so they can continue to provide healthy, safe and affordable food. “We’ve seen a growing trend over the past 10 years in some regions among Canadian farmers making investments in environmental sustainability,” said Bruce Christie, chair, Farm and Food Care Foundation. Highlights include: - major trends driving change in the agriculture sector such as farmers’ role in feeding a growing global, urbanized population, competing land uses, consumer scrutiny and biological innovation; and - the top environmental challenges that farmers need to be aware of; productivity (doing more with less); protecting water as an essential resource; ecosystem services: (stewards of habitat and biodiversity); climate change, (adapting to uncertainty); bioenergy and biomaterials, (discovering market opportunities). Copies of the report are available at rbc.com/businessadvice and www.farmfoodcare. org.
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Dr. Kyle Steeves Eldale Veterinary Clinic is pleased to announce the addition to our staff of Dr. Kyle Steeves. Kyle graduated from the Ontario Veterinary College at the University of Guelph in April of 2011. During his time in veterinary school Kyle focused on large animals, doing placements in Minnesota, eastern Ontario and a summer externship at Eldale Veterinary Clinic. Before attending OVC, he completed a Bachelor of Science degree at Queen’s University in Kingston. Growing up in Aurora, he always enjoyed spending time at his friend’s farms and was fascinated by the large animals. He has spent time working in the thoroughbred industry in addition to working with pleasure horses. His areas of interest include dentistry, metabolic diseases and foal care. Although he doesn’t currently own any horses he is keen to jump back in the saddle in the near future. Dr. Steeves is excited to work with the diverse array of horses and other livestock that are in the Waterloo and Wellington areas and welcomes your calls to discuss the care of your animals.
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PAGE FOURTEEN Inside Wellington - Second Section of The Wellington Advertiser, Friday, March 30, 2012
Edge U16A team captures provincial championship
Gold medalists - The five pin mixed bowling team representing Grand River zone won a gold medal in the 2012 Ontario Winter Games. Front, from left, are: Melissa Schneider, Kelsey Schoular, and coach Fred Clarke. Back: Connor Groot, Mapleton’s Ben Straus and Derek Klomp. submitted photo
Hometown pride - The Fergus Team 2 Novice Icehogs played in a two-day tournament near Niagara Falls during March Break. After two ties in the round robin, the team defeated Lincoln 9-2 to move to the semi-finals, where it defeated Niagara 4-3. In the final game the team beat Beamsville 6-3 for the championship. submitted photo
Bronze medals - At the recent ‘AA’ Provincial Ringette Championships in Whitby, two Teams representing Guelph captured medals. The U16 team took home bronze and the U14 team took gold, going undefeated and will head to Quebec for the Eastern Canadian Ringette Championships as Team Ontario. The U16 team includes, front: goalies Jenna Beaulieu and Rachel Shaw. Second row: Moira Davidson and Jessica Mezenberg. Third row: trainer Doug Chase, head coach Craig Richardson, Natalie Lawton, Hayley Chase, Larissa Dufresne, Carissa Habermehl, Brianna Gartley, Breanna Hahn, coach John Mezenberg and coach/manager Trish Scott. Back: Nicole Evans, Colleen Scott, Abby Richardson and Taylor Jarvis. submitted photo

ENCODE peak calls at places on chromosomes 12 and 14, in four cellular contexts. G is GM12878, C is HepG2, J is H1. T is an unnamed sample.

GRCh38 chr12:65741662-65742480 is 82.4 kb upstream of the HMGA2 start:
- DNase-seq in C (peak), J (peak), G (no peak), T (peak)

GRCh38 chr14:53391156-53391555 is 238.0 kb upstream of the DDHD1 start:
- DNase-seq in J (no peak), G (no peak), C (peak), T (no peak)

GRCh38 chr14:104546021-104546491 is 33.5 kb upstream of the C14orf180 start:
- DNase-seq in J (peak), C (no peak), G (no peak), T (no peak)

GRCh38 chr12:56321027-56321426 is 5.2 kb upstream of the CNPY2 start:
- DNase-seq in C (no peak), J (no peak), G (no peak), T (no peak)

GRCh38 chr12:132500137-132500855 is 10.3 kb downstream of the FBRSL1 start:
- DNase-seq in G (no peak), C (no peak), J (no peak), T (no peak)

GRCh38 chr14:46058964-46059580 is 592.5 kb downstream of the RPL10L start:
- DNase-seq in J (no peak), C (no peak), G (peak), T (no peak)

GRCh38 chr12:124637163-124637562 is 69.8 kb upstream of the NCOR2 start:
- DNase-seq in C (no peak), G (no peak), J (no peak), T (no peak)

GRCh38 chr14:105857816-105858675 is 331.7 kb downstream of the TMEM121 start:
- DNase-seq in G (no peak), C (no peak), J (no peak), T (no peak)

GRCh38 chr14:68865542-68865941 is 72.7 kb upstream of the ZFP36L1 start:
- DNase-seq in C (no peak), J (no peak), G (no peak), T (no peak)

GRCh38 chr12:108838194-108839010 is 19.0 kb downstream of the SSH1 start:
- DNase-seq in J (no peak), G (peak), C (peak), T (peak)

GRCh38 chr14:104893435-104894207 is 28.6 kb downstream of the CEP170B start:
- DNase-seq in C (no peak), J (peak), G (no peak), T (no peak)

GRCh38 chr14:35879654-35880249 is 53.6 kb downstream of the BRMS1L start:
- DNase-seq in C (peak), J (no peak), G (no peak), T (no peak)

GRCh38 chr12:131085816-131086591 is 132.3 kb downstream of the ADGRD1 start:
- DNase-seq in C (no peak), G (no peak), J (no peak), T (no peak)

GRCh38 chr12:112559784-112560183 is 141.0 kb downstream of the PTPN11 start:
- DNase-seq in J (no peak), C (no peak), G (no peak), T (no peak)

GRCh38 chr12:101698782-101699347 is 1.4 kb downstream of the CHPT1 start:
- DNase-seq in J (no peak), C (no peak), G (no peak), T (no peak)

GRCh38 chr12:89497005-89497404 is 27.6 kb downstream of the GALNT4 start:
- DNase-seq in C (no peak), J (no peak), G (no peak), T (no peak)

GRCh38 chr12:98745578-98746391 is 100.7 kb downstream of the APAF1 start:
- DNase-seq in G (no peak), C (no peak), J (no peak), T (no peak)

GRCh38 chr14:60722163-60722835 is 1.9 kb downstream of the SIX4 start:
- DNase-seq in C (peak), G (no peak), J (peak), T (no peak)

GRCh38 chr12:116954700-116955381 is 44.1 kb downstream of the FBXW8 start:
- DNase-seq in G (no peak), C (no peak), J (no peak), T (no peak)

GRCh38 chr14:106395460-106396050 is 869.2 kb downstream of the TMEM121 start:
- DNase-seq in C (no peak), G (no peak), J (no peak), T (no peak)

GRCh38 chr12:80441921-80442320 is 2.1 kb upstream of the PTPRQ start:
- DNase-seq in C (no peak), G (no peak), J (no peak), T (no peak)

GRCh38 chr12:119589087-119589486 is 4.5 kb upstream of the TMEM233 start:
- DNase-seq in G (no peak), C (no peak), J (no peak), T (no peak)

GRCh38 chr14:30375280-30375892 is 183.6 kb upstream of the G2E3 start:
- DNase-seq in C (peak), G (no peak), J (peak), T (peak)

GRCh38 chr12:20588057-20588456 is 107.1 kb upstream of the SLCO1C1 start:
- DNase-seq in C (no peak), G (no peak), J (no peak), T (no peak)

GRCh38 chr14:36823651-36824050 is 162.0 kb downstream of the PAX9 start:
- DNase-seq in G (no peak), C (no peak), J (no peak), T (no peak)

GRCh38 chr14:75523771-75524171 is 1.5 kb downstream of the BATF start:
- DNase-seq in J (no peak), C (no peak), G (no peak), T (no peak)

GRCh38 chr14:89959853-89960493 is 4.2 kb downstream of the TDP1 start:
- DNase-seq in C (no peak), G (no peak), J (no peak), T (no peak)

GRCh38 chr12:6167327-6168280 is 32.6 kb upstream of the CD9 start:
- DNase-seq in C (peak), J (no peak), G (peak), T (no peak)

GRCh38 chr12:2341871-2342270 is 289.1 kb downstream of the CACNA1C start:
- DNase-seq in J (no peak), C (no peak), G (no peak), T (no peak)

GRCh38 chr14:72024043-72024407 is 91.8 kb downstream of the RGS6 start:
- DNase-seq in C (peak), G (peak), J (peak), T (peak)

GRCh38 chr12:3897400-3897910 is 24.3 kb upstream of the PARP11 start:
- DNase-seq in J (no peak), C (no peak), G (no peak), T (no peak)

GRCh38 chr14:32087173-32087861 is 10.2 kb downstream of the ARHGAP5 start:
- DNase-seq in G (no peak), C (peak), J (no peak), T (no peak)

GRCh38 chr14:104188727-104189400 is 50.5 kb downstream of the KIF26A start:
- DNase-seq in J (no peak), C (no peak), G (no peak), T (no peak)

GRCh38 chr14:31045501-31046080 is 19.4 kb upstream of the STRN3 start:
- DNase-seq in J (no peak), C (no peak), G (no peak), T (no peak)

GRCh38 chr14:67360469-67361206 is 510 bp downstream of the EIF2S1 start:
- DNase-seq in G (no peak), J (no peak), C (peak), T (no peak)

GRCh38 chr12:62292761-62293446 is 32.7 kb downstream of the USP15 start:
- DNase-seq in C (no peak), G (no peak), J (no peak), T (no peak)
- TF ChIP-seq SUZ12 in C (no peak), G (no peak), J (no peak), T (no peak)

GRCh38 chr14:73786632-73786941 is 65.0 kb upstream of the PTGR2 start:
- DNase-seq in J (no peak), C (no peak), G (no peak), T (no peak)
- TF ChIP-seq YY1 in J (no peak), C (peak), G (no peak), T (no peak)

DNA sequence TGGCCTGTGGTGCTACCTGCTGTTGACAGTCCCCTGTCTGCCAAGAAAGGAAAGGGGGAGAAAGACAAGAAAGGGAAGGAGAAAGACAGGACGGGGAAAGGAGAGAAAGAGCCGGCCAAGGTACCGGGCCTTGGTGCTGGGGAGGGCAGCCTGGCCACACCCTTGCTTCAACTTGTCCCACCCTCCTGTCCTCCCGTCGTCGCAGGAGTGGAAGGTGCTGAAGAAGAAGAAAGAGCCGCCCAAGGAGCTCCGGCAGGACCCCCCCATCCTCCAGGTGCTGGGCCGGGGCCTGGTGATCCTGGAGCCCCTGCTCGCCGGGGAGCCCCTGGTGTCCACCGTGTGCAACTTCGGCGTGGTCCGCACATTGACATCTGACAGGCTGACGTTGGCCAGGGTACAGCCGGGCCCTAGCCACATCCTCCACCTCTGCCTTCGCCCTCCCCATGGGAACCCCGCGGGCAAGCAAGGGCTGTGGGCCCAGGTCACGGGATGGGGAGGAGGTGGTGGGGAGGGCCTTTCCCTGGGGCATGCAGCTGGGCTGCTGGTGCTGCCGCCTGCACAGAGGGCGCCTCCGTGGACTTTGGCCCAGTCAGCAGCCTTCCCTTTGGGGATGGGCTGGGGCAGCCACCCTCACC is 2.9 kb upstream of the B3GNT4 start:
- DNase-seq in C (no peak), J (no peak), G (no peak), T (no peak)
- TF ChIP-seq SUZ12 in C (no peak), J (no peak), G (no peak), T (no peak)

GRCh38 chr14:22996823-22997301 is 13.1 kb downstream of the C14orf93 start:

CENTRE WELLINGTON - On April 12, a group of local ringette players will represent Ontario in the Eastern Canadian Ringette Championships in Repentigny, Quebec. The team won the spot after taking the provincial championship in Ottawa on March 18 with a record of 7-1. As Team Ontario, they will be playing against teams from Prince Edward Island, Nova Scotia, New Brunswick and Quebec. However the cost associated with taking the trip is quite significant. Local businesses and community organizations are being asked for assistance with a financial donation to help offset team expenses. Tax receipts can be issued. The Elora-Fergus U16A Edge is a group of young women, ranging in ages from 14 to 16, who have pursued and achieved excellence in the sport of ringette. For more information, please call team manager Tammy Becker at 519-8438852 or 519-993-8856.
Team Ontario - The Elora-Fergus Edge U16A team will be heading to the Eastern Canadian Ringette Championships next month. Front Row, from left are: Allison Wallace, Jessica Sealey, Laura Whichelo, Tegan McManus, Cyann Hollis, Carly Stephens and Kali Curtis. Back: Leah Shantz, Courtney Becker, Courtney Coverdale, Talia Harrison, Erica Johnston, Brittney Stephens and Megan Stultz. submitted photo
Baton athletes head to Switzerland for World Championships PUSLINCH - Mildmay’s Bailey Pinder, 16 and Puslinch’s Mackenzie Ross, 14, only have a few more days to fine tune their routines before traveling to Neuchatel, Switzerland for the National Baton Twirling Association (NBTA) World Championships from April 4 to 9. In July, both Superstars Baton Club members qualified to represent Canada at the world championships. The baton twirling competition occurs every three years with a different host country each time. Each athlete competing in Switzerland had to qualify in their native country as one of the top three competitors in their age division. Pinder will represent Canada in the Junior X-Strut and 2Baton divisions. She is also the reserve for the Junior